I write this on the eve of U.S. President Barack Obama's first State of the Union Address.
Style, often over substance, goes a long way in politics. The way politicians present their positions can define the outcome of a campaign. Ronald Reagan, Bill Clinton and now Obama have moved audiences to action through their engaging oratory, wit, enthusiasm, confidence and assertiveness. They sell themselves vocally and visually, in an effort to project strength and believability to the public.
Similarly, business leaders often climb the ranks of their organizations because of their ability to present and sell their ideas. They are not always the most talented, most intelligent nor the most strategic. They do often exude confidence and energy. When they speak, they command attention - The audience listens, believes and responds.
My underlying message here is simple. I can't overemphasize the importance of quality presentation skills. If you consider yourself a poor public speaker, seek help. If you're currently a good public speaker, don't settle! Strive to be great. If you think you're a great public speaker, become powerful. Train every year if possible.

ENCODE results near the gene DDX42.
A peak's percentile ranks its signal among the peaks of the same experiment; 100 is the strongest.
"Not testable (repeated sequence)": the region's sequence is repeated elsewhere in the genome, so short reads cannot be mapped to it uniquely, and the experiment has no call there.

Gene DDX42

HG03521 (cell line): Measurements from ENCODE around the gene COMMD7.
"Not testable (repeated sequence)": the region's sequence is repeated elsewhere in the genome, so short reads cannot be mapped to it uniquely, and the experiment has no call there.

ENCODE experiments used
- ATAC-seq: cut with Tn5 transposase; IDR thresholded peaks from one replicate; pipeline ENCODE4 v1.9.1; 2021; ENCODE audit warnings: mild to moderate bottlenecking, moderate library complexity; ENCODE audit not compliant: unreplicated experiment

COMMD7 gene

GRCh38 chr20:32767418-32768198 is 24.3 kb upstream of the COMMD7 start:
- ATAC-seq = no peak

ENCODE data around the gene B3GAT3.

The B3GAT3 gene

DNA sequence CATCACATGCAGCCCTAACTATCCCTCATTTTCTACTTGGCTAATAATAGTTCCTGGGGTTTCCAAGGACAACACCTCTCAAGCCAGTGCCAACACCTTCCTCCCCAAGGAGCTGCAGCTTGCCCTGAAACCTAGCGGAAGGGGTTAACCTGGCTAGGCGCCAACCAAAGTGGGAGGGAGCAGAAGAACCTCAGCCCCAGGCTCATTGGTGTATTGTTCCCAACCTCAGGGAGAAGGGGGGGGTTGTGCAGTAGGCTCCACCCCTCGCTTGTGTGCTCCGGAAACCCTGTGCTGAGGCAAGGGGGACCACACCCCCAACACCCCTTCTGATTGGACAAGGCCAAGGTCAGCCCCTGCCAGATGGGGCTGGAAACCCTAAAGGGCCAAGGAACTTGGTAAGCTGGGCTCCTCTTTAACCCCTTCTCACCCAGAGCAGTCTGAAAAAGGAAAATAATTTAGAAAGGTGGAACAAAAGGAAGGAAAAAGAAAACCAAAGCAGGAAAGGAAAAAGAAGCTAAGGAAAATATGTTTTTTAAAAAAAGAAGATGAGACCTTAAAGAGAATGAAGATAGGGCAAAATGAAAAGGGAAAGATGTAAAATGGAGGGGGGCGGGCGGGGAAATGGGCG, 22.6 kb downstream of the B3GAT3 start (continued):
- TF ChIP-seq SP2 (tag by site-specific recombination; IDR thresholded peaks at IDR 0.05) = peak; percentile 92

I know senior executives that go through our presentation programs and/or private counseling every year. They want to stay sharp. They want to improve and make a stronger impact. They want to succeed in our ever changing, more competitive and more demanding business environments.
Granted, an annual training regime is not in everybody's budget. So here are a few tips I guarantee will improve your presentations in the future:
- Practice, preparation is the backbone of confidence
- Pause. Silence structures your ideas and improves your memory
- Gesture and maintain eye contact with your audience
- Feel your words. Project a belief in your message
A little over five years ago, a State Senator from Illinois delivered a speech that changed the course of his life.